Now that our accommodations, transportation and flights were booked, it was time to get to the fun stuff! Since we were going Easter weekend, we took advantage of the Canadian offer Disney had for park tickets and got 25% off the price of 4-day passes to the parks. Originally we had planned to do 3 days and spread it out with a rest day in between, but the cost of 3 days without the discount, vs the four days with the discount, worked out better. So, four days at the parks it was.
My in-laws weren’t too sure if their kids would want to do four days, but the price of the tickets was enticing enough that they too bought the four day passes.
Anyone who’s been to Disney, specifically the Magic Kingdom, knows it’s impossible to do it all? But how do you make the most of your time there? We aren’t the kind of family who travels annually, so we wanted to make sure we got the most of our time and money out of each moment we were there.
FastPass+ for offsite guests
That’s where FastPasses come in. Again, thanks to Facebook groups and Pinterest, there are ride priority lists that exist that tell you what the most popular rides are in each park. And if those are the most popular, then you can be sure that there will be a line – a long line – at these attractions all day long. So, the best way to ensure you get to go on that attractions, and not waste 70+ minutes in line, is to use those FastPasses.
If you stay at a Disney resort, you can book those FastPasses 60 days prior to your trip. Since we were staying off-site, we had to wait until 30 days prior. That meant that some FastPasses weren’t available, however, for the most part, we made sure we got in our Princess meet-and-greets, and the attractions and rides we had never been on.
Creating an Itinerary
Our plan was to visit the Magic Kingdom on day one, Epcot on day two, Hollywood Studios on day three and we went back to the Magic Kingdom on day four, where my in-laws were going to the Animal Kingdom on day four.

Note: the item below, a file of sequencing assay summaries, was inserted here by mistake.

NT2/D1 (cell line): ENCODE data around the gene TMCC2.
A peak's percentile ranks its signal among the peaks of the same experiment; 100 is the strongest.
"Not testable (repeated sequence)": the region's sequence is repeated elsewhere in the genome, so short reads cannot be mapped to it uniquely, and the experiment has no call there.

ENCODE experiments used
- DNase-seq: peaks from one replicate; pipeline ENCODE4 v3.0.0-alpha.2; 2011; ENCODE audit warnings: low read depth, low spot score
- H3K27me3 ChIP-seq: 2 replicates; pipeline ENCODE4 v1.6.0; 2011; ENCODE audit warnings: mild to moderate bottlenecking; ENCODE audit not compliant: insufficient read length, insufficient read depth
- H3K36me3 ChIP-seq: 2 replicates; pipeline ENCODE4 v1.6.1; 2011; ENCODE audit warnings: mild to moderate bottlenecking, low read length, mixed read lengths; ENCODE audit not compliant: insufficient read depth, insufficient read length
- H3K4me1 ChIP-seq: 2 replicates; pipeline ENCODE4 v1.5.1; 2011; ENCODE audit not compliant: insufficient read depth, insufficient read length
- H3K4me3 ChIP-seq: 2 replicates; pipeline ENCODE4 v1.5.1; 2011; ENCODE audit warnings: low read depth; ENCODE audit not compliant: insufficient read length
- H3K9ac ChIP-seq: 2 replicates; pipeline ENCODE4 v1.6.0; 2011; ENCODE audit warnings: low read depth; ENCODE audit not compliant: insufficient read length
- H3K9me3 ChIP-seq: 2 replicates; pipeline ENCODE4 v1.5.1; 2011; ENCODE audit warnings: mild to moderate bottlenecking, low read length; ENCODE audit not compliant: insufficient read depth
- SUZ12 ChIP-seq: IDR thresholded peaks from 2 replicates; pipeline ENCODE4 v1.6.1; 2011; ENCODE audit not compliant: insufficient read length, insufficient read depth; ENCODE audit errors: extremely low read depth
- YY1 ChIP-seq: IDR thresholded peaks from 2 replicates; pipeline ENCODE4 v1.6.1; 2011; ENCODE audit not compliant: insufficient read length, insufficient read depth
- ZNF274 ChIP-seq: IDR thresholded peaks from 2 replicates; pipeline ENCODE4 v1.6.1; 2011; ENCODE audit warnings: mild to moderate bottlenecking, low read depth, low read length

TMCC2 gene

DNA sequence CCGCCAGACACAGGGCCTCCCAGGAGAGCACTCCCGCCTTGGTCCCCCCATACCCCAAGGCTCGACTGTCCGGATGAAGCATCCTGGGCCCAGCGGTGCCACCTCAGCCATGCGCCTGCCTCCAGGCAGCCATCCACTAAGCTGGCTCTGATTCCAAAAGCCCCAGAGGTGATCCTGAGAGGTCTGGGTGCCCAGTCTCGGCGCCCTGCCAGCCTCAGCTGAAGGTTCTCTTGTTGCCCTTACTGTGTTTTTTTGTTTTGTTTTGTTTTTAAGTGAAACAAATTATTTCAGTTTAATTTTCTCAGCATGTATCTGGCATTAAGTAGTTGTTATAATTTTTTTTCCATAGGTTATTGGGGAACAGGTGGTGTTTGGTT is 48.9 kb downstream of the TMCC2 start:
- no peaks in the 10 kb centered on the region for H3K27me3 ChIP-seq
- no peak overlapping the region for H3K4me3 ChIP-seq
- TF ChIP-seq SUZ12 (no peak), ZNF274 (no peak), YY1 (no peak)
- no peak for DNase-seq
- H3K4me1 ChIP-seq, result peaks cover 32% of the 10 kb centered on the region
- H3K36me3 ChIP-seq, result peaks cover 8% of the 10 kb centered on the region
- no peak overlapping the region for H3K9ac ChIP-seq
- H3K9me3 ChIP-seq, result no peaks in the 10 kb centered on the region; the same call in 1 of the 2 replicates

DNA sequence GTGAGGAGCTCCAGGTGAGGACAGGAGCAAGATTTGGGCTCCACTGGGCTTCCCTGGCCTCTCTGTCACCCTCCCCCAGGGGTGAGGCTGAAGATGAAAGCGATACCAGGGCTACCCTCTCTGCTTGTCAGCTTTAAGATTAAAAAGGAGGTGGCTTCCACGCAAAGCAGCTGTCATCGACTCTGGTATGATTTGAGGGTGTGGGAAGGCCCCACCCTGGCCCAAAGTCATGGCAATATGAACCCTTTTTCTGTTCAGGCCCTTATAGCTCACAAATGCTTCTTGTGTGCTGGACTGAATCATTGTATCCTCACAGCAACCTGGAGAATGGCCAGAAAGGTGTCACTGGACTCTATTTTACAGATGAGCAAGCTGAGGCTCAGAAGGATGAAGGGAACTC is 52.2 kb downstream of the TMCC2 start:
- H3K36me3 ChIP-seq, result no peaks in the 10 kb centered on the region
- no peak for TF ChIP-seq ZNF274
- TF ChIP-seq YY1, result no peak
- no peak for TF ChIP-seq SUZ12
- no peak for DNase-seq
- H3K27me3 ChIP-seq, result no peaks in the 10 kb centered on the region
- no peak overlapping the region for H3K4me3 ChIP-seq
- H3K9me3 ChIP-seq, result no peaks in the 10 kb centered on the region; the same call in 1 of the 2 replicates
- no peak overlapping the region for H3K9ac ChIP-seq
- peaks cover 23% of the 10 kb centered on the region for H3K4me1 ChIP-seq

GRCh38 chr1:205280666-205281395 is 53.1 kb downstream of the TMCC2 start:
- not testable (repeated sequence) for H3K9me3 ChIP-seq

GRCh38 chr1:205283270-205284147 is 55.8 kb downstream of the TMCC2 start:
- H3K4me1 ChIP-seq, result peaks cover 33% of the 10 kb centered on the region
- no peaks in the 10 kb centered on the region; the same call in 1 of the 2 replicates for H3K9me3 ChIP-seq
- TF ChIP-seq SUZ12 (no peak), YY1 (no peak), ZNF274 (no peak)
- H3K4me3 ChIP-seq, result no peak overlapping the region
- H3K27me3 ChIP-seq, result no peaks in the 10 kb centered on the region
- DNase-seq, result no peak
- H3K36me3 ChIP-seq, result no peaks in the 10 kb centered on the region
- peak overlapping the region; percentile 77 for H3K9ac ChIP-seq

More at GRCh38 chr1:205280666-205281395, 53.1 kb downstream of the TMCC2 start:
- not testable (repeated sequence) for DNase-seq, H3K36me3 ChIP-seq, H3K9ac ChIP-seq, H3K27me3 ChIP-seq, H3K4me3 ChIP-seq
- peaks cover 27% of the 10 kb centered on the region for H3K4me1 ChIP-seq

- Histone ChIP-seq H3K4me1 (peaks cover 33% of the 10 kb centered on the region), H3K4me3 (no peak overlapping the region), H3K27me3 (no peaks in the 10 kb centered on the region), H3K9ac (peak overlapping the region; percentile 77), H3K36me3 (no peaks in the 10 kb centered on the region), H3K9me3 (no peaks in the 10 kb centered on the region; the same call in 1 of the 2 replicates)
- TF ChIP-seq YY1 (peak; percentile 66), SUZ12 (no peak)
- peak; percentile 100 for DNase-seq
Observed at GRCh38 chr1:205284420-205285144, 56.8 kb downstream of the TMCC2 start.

Part of making the most of your time is preparing your backpacks and bags the night before. We had our outfits picked out, shoes lined up and bags ready with snacks, extra clothes, ponchos, autograph books and hats. In the morning, we got up, got dressed, ate breakfast, slathered on the sunscreen, grabbed our water bottles and were out the door and at the park by 9:30.
During our one-day at the Magic Kingdom a few years earlier, the kids (then 3 and 6) needed a stroller, but I didn’t get one this time and saved myself some money. Multiply that by four days, and I saved a couple hundred dollars.
We didn’t have a goal this time. Our plans and FastPasses were set, and we told the girls we could go wherever they wanted in between those. During our last trip, the girls had to pick between rides and meeting the Princesses. Since they chose Princesses, the only ride we got to go on that time was It’s a Small World. This time, we were free to do whatever they wanted. And it felt good knowing that whatever they didn’t get to do and see, we could try again on our next visit to the park.
Epcot is a huge park! Again, we took advantage of our FastPasses to meet Mickey, Minnie and Goofy and went on Soarin’, but we had to wait in a pretty long line to meet Joy and Sadness.
This is probably the hardest part for the kids. There is a lot of waiting around. Not everything has a FastPass, and they don’t understand why. I brought along little toys for them to play with while we waited in line, but there are still meltdowns and fighting and that can lead to mommy and daddy wondering why they did this in the first place. But once you hug your favourite character, that melts away until the next long line.
I will say, that while it was hot and the parks were busy, no wait was extremely ridiculous. There were a few rides and attractions where the wait was 70+ minutes (mostly Peter Pan and It’s a Small World a couple of times), but since we did those with our FastPasses, we were good not to do them again.
Personally, I enjoyed Hollywood Studios. That park is the right size and we felt we did it all, met everyone we need to meet; we sang along with Ana and Elsa, watched Indiana Jones outrun the boulder, saw the Storm Troopers march, the Star Wars show on the main stage, rode Toy Story Mania and hugged Chewbacca.
I didn’t feel like I had to drag my kids by the end of it, we didn’t leave that park too late and they didn’t pass out from exhaustion on the way home. And while I think they enjoyed that park, they will say that there weren’t enough rides to go on.
The eventual Curve ball